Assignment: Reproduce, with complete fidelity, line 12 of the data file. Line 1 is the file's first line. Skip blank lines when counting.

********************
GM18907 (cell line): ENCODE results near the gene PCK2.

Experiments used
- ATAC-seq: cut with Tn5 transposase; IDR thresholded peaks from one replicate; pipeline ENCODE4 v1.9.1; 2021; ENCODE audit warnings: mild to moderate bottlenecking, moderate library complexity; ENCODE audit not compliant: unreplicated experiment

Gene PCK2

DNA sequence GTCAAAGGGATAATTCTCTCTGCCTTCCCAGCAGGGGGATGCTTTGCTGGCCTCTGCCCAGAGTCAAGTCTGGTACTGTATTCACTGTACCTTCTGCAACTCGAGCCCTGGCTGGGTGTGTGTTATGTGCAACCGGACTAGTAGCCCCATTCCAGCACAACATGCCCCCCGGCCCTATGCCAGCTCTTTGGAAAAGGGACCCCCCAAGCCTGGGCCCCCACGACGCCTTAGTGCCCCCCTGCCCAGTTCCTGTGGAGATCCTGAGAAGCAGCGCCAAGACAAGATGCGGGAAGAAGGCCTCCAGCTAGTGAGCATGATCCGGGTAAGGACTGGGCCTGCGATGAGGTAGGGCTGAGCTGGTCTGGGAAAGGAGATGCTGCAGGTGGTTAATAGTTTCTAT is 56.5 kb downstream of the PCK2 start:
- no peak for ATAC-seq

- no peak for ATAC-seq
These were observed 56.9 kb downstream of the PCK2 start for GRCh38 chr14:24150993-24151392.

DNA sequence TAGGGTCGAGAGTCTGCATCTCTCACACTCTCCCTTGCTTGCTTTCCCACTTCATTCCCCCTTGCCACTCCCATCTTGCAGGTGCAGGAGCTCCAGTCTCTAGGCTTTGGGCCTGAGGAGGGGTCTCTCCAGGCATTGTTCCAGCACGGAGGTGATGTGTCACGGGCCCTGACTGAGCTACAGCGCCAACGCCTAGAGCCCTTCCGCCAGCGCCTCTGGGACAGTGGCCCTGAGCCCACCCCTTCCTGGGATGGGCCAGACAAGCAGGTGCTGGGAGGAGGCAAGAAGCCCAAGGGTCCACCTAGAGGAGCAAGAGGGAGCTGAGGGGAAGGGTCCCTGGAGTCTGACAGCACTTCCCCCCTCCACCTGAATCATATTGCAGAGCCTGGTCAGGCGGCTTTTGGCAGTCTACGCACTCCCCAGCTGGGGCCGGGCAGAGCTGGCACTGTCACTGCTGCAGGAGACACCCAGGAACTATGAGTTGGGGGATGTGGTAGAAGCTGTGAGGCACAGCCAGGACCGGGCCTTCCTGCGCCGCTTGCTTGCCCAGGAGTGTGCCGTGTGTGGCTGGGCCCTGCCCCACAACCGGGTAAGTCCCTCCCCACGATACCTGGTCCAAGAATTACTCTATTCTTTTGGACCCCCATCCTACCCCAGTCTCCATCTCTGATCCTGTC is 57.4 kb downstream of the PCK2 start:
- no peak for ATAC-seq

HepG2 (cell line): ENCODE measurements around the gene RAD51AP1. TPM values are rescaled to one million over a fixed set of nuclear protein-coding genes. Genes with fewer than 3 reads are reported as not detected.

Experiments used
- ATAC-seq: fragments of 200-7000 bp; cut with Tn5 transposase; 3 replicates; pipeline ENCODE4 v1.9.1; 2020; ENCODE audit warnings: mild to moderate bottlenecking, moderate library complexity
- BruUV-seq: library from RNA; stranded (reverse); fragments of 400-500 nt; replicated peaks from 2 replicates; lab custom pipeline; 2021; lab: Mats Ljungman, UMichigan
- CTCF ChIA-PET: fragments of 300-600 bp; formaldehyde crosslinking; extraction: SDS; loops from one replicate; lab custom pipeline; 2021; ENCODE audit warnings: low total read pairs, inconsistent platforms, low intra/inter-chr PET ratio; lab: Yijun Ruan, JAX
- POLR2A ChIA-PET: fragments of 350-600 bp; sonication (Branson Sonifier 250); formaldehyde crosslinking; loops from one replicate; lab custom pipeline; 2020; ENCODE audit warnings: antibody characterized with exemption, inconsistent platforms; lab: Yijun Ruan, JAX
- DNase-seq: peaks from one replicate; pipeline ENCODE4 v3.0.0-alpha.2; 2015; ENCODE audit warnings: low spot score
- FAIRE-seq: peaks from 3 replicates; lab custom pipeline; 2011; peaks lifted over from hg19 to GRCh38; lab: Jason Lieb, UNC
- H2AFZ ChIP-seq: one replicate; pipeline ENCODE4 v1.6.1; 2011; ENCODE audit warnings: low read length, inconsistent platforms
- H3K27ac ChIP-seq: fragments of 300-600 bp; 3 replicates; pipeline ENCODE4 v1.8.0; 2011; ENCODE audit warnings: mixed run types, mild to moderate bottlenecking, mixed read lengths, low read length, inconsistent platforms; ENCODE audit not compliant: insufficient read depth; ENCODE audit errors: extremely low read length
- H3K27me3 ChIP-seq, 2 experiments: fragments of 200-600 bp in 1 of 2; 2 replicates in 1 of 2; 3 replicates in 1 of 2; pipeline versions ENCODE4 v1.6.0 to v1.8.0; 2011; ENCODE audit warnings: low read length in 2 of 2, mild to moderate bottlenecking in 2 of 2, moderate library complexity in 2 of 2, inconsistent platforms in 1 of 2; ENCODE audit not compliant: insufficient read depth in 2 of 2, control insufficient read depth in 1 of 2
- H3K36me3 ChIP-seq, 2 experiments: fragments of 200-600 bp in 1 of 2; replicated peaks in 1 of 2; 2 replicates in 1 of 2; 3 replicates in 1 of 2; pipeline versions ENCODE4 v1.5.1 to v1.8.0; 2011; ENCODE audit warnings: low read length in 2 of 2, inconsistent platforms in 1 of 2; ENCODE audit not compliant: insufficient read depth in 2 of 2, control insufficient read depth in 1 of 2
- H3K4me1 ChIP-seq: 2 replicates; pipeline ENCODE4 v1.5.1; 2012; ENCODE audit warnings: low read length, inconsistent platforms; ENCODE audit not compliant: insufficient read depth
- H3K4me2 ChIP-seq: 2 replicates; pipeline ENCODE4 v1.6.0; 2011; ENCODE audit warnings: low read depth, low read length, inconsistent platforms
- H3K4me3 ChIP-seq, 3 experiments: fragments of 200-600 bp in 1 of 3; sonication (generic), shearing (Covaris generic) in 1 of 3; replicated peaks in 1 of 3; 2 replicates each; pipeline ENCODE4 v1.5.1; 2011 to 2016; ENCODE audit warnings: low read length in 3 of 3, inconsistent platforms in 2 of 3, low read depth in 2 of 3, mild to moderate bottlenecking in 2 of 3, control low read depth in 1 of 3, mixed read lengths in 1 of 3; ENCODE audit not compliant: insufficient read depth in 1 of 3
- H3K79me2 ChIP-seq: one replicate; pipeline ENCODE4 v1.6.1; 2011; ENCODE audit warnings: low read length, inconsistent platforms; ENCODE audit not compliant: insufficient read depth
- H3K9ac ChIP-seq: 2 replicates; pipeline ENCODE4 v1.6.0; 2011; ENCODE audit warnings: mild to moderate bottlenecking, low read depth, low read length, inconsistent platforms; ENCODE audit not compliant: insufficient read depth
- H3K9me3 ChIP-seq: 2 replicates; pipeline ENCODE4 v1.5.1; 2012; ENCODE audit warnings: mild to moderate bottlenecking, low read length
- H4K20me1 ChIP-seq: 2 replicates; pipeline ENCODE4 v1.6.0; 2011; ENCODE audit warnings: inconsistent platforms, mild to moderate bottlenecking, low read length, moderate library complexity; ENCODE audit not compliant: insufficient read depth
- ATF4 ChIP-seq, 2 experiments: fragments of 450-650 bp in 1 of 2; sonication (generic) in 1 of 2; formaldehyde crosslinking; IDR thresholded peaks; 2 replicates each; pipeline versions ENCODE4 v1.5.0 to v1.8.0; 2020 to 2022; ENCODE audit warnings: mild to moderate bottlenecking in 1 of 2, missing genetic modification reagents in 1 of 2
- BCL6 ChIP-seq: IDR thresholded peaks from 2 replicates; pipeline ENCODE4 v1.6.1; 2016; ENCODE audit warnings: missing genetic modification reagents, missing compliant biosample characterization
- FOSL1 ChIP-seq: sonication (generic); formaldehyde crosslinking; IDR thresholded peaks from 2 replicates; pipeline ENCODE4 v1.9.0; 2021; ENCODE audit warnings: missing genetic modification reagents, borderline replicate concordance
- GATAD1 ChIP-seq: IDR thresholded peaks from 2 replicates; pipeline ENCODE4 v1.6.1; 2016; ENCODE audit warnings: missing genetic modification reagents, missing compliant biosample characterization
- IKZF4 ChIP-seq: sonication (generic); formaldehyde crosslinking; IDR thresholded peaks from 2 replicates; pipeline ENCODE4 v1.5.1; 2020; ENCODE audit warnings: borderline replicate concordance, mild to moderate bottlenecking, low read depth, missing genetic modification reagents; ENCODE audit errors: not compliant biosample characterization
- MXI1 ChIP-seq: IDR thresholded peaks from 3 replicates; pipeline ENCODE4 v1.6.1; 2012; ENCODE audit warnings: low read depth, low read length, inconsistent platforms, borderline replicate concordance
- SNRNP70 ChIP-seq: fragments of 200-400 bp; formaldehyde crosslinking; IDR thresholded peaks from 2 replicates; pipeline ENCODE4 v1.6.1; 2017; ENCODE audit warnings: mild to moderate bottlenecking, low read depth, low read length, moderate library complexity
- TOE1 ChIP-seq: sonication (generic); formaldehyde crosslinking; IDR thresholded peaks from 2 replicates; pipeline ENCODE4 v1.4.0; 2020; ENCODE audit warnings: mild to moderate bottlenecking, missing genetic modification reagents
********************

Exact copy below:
Experiments used